Appender is responsible for delivering log events to an output. Console appender emits log events to the console (standard output). Same as console appender there is file appender which will output log events to a file. So there are inbuilt appenders. Also, we could have our appenders or third-party ones.

Configuring appenders is different from each other. We will examine how we can configure different appenders in future articles.

Loggers

A logger is responsible for routing log events to appender by name and level. There is a logger hierarchy which determines which logger will emit the log event. We’ll discuss the logger hierarchy later.

Root Logger

There is a particular logger called root logger. If you don’t explicitly define it, still it is activated with an ERROR log level. If there is no configuration to be found, root logger gets configured automatically.

Additivity

As I mentioned in the Loggers, there is a hierarchy of loggers. The only option we can avoid propagating log event in the tree is additivity. We can set it to false otherwise. The default value for additivity for any logger is True. We’ll explore this by applying.

Log Levels

Why we need log levels? Assume there are lots of things happening in a production application. There may be functions that get executed regularly and no functional importance rather technical/performance aspect. So we need to turn on and off particular logs based on the situation. In a production system, we only need information and errors. So we could have different configurations for prod and dev environments. When developing, we need to identify application behaviour through the log. In this case, debug and trace log levels are required.

There are inbuilt log levels in log4j2. We could have our log levels as well. Following diagram shows how the log event level and matching logger log level determines whether to log or not.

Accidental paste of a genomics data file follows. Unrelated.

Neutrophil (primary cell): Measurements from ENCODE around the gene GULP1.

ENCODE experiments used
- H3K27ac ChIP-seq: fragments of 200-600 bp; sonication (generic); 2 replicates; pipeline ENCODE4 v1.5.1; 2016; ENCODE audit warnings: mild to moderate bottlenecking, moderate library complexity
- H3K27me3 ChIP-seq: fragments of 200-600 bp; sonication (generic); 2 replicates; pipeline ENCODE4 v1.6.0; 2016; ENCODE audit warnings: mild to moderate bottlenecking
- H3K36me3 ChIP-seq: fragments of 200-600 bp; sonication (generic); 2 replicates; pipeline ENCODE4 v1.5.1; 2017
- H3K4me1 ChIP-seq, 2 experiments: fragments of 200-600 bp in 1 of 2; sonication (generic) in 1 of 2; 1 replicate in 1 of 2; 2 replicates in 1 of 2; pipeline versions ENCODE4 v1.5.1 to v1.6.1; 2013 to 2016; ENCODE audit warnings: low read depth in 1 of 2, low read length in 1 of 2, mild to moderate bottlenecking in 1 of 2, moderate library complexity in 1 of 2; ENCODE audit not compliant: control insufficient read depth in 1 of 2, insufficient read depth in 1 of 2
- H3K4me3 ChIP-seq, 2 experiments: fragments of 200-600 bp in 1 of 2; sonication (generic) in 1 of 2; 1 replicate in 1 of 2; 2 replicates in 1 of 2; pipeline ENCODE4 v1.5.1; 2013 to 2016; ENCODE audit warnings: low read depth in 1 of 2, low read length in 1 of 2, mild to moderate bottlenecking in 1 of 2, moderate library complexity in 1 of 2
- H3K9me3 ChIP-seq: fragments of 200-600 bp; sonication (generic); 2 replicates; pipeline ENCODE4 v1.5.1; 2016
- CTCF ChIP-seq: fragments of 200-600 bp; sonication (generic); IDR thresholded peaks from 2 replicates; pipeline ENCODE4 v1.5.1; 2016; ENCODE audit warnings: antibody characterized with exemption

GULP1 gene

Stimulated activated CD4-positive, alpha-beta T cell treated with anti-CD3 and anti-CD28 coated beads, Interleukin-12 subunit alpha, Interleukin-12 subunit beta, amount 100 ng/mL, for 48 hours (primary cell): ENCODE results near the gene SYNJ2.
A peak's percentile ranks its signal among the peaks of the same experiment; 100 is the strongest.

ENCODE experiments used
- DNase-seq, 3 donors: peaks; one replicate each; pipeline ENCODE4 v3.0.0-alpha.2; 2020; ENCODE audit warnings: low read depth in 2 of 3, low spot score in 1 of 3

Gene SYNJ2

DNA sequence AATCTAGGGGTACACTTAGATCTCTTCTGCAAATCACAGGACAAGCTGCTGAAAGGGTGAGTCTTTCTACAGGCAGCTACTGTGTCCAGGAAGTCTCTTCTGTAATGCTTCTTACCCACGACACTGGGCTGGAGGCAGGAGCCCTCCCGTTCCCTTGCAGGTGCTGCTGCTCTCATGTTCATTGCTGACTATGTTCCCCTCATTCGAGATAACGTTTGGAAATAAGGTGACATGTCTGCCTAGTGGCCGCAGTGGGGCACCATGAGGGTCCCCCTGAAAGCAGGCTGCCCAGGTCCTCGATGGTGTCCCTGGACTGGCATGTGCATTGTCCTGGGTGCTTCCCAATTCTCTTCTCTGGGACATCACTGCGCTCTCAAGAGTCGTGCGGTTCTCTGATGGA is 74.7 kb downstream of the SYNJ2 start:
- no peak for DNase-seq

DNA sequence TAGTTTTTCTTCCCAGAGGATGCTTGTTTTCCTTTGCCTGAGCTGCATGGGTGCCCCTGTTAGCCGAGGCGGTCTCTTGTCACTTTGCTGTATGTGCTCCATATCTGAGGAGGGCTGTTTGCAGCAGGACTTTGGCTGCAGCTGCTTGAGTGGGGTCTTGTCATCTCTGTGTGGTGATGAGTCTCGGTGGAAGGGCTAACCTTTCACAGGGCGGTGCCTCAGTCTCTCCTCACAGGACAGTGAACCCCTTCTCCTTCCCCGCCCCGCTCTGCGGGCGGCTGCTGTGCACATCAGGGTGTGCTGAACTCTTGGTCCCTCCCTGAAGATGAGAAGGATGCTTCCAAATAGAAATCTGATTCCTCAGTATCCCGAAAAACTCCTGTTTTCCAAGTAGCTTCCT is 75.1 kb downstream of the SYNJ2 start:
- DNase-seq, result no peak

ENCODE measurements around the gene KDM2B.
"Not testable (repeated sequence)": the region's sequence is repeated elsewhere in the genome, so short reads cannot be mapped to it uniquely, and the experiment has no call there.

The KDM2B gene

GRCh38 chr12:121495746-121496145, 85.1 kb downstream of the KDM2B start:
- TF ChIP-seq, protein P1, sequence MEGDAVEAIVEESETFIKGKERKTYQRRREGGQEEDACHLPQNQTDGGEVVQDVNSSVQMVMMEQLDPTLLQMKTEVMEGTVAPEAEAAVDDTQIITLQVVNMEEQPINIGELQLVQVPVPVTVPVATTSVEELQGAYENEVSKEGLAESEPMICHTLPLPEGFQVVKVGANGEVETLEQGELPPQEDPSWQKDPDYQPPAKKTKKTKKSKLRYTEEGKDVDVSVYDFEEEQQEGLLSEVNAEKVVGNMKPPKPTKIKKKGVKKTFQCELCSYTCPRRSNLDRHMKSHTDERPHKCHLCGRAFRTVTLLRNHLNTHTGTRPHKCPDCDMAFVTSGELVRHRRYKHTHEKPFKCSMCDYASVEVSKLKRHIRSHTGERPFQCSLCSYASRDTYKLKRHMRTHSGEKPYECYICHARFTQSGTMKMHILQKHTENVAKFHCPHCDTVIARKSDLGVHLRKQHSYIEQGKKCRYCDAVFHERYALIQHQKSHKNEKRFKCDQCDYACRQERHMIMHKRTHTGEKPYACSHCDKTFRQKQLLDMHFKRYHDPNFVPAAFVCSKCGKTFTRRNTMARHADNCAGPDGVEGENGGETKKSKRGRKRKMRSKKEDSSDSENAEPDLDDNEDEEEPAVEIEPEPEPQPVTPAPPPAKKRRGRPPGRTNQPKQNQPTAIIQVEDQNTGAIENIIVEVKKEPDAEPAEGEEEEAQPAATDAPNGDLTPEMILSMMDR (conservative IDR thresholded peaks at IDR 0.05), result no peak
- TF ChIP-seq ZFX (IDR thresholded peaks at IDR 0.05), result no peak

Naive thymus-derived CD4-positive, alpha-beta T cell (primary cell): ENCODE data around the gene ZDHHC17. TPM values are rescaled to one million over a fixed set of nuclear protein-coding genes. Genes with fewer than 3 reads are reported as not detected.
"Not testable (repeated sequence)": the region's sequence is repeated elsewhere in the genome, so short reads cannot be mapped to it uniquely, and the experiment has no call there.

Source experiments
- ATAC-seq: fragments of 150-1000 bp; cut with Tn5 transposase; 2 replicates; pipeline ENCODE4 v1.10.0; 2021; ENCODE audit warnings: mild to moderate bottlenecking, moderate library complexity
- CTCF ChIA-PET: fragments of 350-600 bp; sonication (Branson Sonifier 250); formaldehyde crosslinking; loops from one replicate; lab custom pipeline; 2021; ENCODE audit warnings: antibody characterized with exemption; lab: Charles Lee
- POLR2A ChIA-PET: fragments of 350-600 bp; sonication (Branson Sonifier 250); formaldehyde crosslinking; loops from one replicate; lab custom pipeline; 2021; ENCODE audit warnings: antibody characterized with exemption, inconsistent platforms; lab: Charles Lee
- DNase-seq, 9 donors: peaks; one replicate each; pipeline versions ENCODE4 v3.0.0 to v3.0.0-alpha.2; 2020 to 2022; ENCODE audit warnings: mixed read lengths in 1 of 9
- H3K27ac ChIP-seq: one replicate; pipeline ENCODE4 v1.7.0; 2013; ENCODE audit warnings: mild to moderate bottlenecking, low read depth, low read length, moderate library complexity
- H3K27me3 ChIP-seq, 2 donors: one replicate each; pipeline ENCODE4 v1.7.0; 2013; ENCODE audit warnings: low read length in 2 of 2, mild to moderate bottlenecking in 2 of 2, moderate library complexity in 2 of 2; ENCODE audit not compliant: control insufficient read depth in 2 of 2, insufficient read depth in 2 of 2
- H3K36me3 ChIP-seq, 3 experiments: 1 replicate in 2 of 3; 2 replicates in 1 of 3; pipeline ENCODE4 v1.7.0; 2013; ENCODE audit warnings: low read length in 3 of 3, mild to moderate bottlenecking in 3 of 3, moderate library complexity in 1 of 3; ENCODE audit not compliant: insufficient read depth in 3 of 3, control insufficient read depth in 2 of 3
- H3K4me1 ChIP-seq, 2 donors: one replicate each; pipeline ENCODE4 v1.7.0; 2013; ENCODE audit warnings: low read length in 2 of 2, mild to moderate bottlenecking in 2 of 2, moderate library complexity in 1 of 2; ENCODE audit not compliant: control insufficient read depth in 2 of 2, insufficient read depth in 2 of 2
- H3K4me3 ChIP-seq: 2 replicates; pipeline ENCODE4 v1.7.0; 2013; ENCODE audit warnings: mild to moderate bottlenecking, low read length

log4j2 log level assignment

Becoming log4j2 expert by practice

I think now we know very little about how it works. Also, I have the pom ready. I assume you have your dev environment up. So let’s dive in.

Creating the first logger

We need to use the LogManager class to create a logger. You can pass a name to its getLogger method and viola you will get a logger instance. Remember that every time you invoke this with the same argument, it will return the same logger instance, meaning it is a singleton logger for your application.

So here is my application, pretty simple right?

package com.aptkode.log4j2.playground;

import org.apache.logging.log4j.LogManager;
import org.apache.logging.log4j.Logger;

public class Test {

    private static final Logger logger = LogManager.getLogger("x.y.z");

    public static void main(String[] args) {
        logger.info("hello!");
    }

}

And here is the configuration, mind the location of the configuration file. It should be in the application classpath. I placed mine in src/main/resources. Also it should have the log4j2.xml name.

<?xml version="1.0" encoding="UTF-8"?>
<Configuration status="WARN">
    <Appenders>
        <Console name="Console" target="SYSTEM_OUT">
            <PatternLayout pattern="%d{HH:mm:ss.SSS} [%t] %-5level %logger{36} - %msg%n"/>
        </Console>
    </Appenders>
    <Loggers>
        <Logger name="x.y.z" level="info">
            <AppenderRef ref="Console"/>
        </Logger>
        <Root level="info"> <!-- default level of root logger is error -->
            <AppenderRef ref="Console"/>
        </Root>
    </Loggers>
</Configuration>
log output with additivity

Let’s try the additivity changed.

<?xml version="1.0" encoding="UTF-8"?>
<Configuration status="WARN">
    <Appenders>
        <Console name="Console" target="SYSTEM_OUT">
            <PatternLayout pattern="%d{HH:mm:ss.SSS} [%t] %-5level %logger{36} - %msg%n"/>
        </Console>
    </Appenders>
    <Loggers>
        <Logger name="x.y.z" level="info" additivity="false">
            <AppenderRef ref="Console"/>
        </Logger>
        <Root level="warn"> <!-- default level of root logger is error -->
            <AppenderRef ref="Console"/>
        </Root>
    </Loggers>
</Configuration>

What did you expect? Here we will get only one line. So as we mentioned without additivity log4j2 stops propagating log event up in the hierarchy.

I’ll give a tip. You can change the log4j2 log level of configuration element by changing the status value. By setting it to a more detail level, it will log more information about log4j2 internals.

log4j2 debug logs – by setting status to DEBUG

Final words

We have taken a tiny step to the journey of log4j2 learning. To help with your log4j2 setup, I’ve built a simple tool to determine log level assignment and logger assignment. You can go to our Aptkode dev tools and try out.